On Today's Menu:
Graduation Cake, half chocolate, half white
I am so sick of cake. We went to five graduation parties last weekend, and for some reason had cake at four of them. Don't ask me why. When it came time for cake and the plates were passed, we didn't say no. Can you say eating without a brain?
At the last party on Sunday night at church, we watched a Powerpoint presentation of four of the graduating boys as they grew up. With those pictures, I saw my own kids grow up along with two of them. The only thing that makes me want to cry is the fact that a certain boy leaves this summer, and those days of the Fabulous Four--Paul, Matt, Zach and Hannah--are gone. Once upon a time, my best friend Lisa (Paul and Matt's aunt) and I took the kids to the zoo, with all four of them stuffed in the back of her Pulsar with the T-top down. Now Paul's headed to the Marines in July, and life around here will not be the same without him. Meanwhile the two 15-year-old boys and a certain 13-year-old girl left behind will learn about the changes life brings. The tighter we try to hold onto people, the easier they slip through our fingers.
Graduation isn't the ending. Another name for graduation is commencement, which also means "beginning."
I can spend time letting tears fall as I look at pictures of the past, and totally miss the fact that there's changes coming. The future shines bright like an unspoiled morning. Yet I said in a post months ago, "I fear change," like the guy in the Domino's pizza commercial who only orders pepperoni. I shouldn't say I fear change. It's more the unknown that makes me wonder--what if the changes don't bring warm, fuzzy feelings?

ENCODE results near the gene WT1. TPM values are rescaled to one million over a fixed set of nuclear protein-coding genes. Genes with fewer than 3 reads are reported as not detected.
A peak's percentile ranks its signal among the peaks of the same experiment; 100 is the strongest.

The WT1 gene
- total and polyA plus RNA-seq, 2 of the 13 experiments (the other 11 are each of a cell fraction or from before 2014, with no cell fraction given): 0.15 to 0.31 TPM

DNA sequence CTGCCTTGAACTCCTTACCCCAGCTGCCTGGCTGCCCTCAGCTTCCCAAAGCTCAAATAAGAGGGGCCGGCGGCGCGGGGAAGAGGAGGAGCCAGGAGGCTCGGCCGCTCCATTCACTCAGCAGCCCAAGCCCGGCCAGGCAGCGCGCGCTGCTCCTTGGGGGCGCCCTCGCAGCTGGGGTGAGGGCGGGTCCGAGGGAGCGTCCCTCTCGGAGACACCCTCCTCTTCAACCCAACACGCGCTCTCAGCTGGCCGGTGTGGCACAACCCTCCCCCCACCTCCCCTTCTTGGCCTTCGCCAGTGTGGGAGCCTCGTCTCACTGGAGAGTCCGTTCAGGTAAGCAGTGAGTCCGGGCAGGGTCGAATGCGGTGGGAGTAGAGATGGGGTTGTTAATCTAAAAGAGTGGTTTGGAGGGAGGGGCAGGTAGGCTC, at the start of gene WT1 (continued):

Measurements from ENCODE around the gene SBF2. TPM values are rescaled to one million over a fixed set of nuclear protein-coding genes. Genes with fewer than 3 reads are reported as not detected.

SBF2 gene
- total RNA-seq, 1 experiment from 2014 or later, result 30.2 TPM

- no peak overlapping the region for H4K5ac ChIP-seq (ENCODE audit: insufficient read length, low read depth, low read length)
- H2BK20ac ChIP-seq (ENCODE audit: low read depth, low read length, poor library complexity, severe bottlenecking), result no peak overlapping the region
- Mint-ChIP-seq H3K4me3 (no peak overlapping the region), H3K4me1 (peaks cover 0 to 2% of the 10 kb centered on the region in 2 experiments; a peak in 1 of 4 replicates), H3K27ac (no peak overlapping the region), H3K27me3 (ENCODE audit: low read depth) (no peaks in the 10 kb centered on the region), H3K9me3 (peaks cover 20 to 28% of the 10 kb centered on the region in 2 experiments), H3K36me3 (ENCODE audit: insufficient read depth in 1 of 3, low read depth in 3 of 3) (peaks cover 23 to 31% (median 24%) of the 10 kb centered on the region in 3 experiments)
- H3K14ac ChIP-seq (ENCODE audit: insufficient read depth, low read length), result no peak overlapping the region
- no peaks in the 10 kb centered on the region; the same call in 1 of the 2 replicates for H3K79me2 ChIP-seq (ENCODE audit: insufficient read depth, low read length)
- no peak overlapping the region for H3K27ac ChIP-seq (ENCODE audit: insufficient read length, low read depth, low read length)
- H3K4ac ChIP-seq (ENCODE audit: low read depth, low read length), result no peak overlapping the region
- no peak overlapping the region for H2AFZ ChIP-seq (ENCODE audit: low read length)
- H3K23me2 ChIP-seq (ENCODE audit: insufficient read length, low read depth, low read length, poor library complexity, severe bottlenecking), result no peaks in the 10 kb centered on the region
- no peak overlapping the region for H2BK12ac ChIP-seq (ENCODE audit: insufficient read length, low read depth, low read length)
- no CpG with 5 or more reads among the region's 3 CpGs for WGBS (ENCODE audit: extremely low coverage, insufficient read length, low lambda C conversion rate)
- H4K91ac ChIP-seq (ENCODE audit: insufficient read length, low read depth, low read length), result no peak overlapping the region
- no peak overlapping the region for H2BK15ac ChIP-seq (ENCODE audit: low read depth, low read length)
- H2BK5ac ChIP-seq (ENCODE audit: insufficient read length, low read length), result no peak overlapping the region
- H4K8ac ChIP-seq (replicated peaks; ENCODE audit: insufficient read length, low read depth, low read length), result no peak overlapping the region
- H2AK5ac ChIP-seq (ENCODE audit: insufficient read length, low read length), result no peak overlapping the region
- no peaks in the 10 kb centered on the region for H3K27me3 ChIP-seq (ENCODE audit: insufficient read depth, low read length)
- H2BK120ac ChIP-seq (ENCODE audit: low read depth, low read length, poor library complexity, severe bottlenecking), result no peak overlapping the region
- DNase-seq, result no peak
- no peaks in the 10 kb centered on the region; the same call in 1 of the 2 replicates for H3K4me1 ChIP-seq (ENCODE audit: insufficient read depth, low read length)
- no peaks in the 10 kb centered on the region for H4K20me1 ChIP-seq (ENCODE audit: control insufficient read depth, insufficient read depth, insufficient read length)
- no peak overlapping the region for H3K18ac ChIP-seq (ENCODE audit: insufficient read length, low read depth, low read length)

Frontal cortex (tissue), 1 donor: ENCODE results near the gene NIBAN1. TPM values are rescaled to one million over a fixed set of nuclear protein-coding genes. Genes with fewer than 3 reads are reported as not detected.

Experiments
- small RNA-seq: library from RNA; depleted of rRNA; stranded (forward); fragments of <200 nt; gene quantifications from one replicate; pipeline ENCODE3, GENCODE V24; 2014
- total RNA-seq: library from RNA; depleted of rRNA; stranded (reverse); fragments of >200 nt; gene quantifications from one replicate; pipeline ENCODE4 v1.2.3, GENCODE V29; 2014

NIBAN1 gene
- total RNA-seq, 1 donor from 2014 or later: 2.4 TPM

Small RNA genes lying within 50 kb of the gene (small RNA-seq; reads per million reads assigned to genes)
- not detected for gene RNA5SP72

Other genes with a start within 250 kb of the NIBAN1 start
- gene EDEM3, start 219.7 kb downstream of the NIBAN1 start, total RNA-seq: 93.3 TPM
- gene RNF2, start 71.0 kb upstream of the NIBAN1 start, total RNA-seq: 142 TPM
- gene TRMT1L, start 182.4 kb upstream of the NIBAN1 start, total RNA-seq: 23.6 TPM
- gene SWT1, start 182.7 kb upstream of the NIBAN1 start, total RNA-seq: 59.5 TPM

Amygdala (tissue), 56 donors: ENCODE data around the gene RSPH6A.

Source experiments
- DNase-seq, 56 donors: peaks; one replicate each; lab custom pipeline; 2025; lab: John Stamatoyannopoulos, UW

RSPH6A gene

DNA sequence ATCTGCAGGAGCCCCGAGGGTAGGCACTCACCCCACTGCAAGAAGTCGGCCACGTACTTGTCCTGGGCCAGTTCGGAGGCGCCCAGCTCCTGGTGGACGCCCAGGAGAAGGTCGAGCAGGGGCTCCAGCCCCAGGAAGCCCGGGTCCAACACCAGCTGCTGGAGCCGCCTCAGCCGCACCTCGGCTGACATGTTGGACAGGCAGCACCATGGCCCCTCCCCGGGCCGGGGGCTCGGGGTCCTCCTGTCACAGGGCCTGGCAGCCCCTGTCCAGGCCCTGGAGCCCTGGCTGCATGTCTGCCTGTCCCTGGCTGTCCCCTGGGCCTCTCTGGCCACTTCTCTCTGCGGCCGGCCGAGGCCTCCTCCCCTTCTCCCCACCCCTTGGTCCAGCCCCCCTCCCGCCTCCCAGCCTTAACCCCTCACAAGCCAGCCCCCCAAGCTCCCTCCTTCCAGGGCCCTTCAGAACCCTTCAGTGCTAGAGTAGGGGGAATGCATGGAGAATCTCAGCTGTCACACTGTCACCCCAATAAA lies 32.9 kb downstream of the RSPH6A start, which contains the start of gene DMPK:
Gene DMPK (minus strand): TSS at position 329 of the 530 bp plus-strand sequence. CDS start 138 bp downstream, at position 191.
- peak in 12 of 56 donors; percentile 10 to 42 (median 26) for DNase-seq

Graduation--commencement--beginning--brings change. As a mother, it's realizing my kids aren't kids anymore. Junior high and high school, thanks very much. As an aunt and a friend, it's realizing I get to cheer my nephews on as they step into adulthood, thankful I've had a role in helping them become who they are. As a writer, I feel the weight of trust that a publisher has given me. It's exciting, scaring, exhilarating. When I think of beginning, I think of fresh pages in a notebook, ready to write on. I think of New Year's Day with a whole year full of possibilities, or the first day of school with a new lunch box and sneakers without scuffs.
In all our beginnings, God's mercies are new every morning. I call that a Graduation Guarantee.